Sengol a crass electoral gambit to gain votes in TN: historian Madhavan Palat
Historian Madhavan K. Palat has joined Rajmohan Gandhi in saying there is no record, no evidence, no photo of a ‘sengol’ being formally handed to PM Nehru in 1947
Hundreds of gifts were routinely given to Jawaharlal Nehru as prime minister of India, and the so-called sengol (sceptre)—now to be installed in the new parliament building at the Lok Sabha speaker's right hand—was in all probability just another such gift that Nehru accepted on 14/15 August 1947.
That's the best-case conjecture, suggest Madhavan K. Palat in a video interview to the NewsMinute, because as he notes, there is no official record, no photograph and no mention of it in biographies, autobiographies or letters. There are photographs of Lord Mountbatten swearing in Jawaharlal Nehru as prime minister, he points out. But there is no photograph showing Mountbatten handing over a sengol, as is being claimed by the present Union government.
Like Rajmohan Gandhi, grandson of Chakravarti Rajagopalachari (governor general of India between 1948 and 1950, who took over the mantle from Lord Mountbatten), Palat is also a distinguished historian and an authority on Jawaharlal Nehru, having edited 41 of the 100 volumes of the first prime minister’s selected works. His familiarity with the archival materials is therefore beyond question.
The full interview can be accessed here:
There was no question of Nehru having accepted a royal sceptre by way of transfer of power, Palat says, because India had resolved to be a democracy and a republic, which it finally became in 1950. Even if the sengol had been a gift from the British, it would be inappropriate and it would have been wrong for Jawaharlal Nehru to have accepted it, says Palat. It does not make any constitutional sense and seems to be a far-fetched piece of fiction cooked up by the present government.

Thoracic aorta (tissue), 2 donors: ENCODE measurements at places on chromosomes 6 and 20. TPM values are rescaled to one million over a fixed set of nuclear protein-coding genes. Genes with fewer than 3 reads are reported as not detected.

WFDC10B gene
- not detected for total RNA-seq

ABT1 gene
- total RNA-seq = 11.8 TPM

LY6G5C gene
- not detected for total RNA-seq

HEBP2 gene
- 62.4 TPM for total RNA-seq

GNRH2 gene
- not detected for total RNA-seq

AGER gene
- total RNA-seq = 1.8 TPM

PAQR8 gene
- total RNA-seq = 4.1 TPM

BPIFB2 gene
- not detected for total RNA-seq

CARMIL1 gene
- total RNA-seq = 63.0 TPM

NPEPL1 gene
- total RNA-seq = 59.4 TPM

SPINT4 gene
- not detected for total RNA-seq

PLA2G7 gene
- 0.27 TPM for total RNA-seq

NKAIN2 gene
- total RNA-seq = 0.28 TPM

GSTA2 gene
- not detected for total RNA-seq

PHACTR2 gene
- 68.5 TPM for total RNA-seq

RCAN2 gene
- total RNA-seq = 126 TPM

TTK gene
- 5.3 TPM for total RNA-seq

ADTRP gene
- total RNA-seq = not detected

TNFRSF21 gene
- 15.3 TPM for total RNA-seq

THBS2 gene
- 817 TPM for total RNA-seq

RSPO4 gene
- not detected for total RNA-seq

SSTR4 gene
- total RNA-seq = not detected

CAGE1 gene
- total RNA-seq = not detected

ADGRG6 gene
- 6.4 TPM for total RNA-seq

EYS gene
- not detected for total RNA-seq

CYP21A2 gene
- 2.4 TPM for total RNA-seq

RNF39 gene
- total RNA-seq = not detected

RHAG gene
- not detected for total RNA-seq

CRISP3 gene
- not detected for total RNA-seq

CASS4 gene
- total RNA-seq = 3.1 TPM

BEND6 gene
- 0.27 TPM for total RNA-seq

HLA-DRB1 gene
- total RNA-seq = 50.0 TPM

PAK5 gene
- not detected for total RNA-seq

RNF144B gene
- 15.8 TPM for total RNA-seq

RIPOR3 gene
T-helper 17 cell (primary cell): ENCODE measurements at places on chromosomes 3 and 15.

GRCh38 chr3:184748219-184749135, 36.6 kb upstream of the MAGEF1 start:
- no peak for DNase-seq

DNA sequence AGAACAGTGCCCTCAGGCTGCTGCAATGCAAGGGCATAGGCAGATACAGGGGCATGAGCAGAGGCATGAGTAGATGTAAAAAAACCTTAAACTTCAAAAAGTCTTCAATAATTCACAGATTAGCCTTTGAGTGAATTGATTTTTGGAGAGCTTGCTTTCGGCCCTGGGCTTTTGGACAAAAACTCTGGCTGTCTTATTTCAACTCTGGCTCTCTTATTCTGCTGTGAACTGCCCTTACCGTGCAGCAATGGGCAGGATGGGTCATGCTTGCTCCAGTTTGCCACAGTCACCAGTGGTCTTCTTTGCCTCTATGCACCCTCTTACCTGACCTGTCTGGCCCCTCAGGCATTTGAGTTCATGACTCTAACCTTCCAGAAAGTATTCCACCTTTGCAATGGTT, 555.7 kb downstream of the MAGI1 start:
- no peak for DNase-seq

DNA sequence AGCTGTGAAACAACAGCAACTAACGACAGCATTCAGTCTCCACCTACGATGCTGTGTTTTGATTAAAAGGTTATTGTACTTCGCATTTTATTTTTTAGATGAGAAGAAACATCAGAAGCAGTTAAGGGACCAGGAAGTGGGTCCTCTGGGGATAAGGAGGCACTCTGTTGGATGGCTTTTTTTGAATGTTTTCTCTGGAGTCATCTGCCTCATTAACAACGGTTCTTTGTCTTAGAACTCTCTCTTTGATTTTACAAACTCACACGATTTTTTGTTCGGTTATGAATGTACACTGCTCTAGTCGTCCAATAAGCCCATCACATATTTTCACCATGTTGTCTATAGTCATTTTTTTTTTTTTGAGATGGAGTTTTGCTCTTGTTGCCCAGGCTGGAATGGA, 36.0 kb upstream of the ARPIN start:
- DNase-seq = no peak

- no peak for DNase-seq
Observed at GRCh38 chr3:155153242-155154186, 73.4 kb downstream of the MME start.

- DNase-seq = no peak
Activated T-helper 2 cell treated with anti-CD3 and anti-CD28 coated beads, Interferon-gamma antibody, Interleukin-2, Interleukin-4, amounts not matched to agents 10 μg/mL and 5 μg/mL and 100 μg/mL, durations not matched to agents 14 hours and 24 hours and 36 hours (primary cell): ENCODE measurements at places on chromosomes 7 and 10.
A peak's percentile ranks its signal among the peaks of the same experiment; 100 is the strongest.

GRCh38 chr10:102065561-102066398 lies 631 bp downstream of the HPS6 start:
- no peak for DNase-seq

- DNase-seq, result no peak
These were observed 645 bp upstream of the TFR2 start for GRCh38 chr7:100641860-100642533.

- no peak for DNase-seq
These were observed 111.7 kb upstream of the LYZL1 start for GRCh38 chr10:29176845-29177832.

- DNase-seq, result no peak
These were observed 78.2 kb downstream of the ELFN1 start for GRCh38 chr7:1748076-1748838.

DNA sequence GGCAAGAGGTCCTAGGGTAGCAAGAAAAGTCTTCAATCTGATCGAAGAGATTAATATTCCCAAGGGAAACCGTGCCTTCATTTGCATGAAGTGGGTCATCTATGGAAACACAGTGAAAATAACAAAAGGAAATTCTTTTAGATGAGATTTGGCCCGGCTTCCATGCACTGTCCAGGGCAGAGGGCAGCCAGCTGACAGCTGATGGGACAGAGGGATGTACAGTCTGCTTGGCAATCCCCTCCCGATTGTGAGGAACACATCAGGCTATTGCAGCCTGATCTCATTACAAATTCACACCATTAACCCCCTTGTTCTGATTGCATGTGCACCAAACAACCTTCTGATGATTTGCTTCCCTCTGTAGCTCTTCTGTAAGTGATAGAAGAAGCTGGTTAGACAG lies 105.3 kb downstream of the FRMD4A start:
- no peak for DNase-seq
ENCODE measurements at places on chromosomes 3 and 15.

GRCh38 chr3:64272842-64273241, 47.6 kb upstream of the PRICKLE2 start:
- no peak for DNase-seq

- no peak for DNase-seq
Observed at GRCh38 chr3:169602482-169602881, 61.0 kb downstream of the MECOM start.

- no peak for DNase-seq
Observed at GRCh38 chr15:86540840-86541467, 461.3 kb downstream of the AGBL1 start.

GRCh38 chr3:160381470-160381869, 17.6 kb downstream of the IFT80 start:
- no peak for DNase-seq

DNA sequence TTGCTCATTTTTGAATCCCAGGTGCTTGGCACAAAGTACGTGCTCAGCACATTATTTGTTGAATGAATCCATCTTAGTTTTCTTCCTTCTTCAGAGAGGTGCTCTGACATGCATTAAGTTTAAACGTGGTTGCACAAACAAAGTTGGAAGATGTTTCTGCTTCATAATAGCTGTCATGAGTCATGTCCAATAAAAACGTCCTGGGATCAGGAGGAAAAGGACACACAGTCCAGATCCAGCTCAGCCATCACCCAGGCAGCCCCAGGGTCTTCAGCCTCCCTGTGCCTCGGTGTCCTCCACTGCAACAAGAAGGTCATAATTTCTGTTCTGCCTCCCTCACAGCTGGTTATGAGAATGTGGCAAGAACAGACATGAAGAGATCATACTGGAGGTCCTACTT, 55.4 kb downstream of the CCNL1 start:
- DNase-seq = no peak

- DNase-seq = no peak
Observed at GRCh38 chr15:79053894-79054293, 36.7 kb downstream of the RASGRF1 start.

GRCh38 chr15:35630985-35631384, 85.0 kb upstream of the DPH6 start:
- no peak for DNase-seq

What is more, Nehru would never have dreamt of receiving a symbol of power from a priest, the historian insisted. “Who was [the priest, in the context of the political state] and by what authority would the priest have handed over the symbol of sovereignty and power?” Palat wondered.
Reminding the interviewer that Nehru had publicly opposed President Rajendra Prasad when he expressed a desire to attend the foundation or installation of the reconstructed Somnath temple in 1951, Palat insists that while politeness would have prompted Nehru to accept it as a gift, it is far-fetched to believe that he saw it as a symbol of ‘transfer of power’.
Indeed, Pandit Nehru had little patience with the priestly class and would often lecture them on religion and culture. “Those priests would not have given any lecture to him; he would have lectured them on dharma,” the historian quips.
The crass attempt by the government, he says, appears to be to gain some votes in Tamil Nadu. The Cholas were indeed the most influential royal dynasty in Tamil Nadu, and by placing a symbol of Chola sovereignty in the new parliament building, the ruling party is merely playing an electoral gambit.
Whether this will actually influence voters or not remains to be seen, but in a democracy, the parliament does not require a royal sceptre to represent the authority of the people, who are the rulers. What next? A crown?